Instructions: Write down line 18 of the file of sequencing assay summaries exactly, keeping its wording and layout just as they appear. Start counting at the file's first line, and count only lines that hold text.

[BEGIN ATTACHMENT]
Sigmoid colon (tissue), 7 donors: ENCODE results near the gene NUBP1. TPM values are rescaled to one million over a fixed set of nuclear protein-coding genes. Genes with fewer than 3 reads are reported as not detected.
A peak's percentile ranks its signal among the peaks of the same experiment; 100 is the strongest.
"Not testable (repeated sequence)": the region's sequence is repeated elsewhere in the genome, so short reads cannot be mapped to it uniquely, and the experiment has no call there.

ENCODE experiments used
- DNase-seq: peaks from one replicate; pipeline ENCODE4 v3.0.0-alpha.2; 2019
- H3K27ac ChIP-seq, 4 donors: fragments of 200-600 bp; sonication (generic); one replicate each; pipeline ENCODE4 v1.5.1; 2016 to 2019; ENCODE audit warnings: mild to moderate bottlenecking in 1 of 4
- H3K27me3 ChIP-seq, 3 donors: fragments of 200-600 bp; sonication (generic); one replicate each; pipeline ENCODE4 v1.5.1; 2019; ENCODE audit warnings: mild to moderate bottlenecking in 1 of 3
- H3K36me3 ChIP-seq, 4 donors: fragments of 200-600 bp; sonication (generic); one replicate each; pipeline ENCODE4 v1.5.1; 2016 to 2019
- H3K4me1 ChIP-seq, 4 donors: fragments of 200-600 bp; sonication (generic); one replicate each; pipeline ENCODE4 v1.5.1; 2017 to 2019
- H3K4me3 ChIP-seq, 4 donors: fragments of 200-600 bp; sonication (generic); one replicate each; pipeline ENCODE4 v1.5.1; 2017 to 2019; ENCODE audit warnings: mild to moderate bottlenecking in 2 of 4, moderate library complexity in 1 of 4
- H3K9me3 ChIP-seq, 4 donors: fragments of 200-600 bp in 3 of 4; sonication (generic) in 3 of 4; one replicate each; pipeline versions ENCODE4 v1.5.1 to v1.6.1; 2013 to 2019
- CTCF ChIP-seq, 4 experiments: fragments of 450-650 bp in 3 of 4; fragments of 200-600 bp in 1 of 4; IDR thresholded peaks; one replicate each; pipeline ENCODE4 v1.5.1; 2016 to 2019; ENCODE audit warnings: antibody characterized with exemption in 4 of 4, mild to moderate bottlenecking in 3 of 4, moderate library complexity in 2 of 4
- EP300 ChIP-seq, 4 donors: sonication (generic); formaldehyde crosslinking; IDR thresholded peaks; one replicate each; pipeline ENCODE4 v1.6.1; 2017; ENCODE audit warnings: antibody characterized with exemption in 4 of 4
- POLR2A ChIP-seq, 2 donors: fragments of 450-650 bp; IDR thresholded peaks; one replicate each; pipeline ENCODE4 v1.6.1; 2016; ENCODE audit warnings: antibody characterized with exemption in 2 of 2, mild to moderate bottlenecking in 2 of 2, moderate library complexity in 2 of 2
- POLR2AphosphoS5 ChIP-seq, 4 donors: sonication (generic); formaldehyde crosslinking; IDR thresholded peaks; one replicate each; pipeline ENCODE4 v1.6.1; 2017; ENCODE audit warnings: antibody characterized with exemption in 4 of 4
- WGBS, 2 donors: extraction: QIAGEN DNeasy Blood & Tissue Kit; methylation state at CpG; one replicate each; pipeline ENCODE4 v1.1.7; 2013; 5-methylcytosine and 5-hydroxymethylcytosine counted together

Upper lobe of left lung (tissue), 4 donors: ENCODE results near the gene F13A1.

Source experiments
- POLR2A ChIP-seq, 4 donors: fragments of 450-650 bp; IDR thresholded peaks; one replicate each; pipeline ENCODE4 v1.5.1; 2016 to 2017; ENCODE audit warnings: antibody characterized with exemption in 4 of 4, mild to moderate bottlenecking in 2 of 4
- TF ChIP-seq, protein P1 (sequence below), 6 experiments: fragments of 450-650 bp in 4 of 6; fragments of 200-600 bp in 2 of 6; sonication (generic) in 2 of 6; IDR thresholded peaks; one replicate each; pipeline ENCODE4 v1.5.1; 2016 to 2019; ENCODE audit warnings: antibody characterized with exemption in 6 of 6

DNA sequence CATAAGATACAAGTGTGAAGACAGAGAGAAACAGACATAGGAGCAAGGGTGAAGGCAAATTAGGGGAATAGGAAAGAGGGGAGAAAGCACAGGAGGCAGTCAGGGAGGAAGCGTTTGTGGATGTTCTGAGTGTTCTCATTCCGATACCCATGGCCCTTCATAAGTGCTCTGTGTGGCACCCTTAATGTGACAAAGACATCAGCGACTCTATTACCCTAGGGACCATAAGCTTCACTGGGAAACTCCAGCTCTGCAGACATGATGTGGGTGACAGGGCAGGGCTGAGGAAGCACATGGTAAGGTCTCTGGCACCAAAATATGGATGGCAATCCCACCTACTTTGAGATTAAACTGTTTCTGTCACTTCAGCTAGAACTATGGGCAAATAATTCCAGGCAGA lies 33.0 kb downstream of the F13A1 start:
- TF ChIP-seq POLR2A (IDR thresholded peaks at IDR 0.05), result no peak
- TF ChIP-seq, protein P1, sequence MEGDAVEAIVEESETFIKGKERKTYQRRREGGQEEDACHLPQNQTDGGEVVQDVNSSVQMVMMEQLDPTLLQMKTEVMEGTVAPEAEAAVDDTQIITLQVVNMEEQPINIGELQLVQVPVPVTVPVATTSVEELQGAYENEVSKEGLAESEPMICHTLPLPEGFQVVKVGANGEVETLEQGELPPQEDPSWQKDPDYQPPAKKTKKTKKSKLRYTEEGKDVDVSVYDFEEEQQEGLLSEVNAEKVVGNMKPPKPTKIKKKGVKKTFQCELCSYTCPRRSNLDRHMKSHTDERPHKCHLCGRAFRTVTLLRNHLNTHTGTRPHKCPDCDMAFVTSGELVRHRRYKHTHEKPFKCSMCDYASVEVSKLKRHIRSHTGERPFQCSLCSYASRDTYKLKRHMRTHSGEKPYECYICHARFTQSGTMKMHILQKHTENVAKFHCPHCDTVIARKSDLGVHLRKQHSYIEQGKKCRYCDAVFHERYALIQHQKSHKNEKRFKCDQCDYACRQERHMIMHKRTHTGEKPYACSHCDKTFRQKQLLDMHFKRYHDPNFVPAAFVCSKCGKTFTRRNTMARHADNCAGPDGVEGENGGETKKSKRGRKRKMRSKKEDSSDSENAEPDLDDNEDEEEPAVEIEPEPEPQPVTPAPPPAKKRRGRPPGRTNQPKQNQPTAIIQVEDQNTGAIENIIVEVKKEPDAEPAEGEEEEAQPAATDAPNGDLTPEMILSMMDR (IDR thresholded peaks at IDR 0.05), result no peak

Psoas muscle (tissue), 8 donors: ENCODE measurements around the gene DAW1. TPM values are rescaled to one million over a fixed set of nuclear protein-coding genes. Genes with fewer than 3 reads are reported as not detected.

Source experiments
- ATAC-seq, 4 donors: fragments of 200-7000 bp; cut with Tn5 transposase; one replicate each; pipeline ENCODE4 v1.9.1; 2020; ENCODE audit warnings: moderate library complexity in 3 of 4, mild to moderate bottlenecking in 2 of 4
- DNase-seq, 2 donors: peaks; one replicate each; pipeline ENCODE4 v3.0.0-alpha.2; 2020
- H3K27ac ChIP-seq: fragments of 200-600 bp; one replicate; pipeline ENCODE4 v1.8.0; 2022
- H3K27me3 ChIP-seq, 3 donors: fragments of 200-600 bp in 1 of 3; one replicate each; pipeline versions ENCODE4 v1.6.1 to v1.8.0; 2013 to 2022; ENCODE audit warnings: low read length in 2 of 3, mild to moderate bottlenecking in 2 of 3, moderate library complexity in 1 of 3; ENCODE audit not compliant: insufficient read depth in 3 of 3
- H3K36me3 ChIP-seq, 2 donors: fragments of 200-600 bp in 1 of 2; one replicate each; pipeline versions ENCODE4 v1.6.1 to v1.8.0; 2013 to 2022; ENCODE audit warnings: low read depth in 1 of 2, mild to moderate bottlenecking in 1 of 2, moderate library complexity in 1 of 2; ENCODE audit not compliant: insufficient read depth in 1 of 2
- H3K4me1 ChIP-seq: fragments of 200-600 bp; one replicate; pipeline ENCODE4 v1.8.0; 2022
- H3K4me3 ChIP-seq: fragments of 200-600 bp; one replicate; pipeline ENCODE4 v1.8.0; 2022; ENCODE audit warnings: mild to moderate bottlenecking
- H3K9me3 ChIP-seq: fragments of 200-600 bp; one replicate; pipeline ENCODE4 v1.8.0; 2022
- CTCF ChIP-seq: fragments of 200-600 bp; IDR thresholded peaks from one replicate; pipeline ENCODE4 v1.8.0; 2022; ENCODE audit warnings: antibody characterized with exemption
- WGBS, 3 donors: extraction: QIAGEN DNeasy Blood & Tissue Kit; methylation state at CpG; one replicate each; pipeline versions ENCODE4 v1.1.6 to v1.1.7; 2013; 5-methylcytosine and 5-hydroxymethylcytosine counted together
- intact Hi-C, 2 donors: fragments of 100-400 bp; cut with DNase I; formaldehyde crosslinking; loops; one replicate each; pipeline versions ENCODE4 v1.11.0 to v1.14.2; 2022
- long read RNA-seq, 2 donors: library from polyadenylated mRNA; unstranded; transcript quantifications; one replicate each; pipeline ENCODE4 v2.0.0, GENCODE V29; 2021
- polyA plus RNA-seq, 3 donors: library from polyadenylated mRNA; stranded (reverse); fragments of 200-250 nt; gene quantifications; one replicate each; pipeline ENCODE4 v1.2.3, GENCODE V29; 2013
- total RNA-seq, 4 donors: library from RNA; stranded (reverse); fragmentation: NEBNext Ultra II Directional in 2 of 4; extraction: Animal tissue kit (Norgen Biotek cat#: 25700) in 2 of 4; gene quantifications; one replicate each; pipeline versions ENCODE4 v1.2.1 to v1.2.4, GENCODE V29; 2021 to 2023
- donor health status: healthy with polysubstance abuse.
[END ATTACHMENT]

Source experiments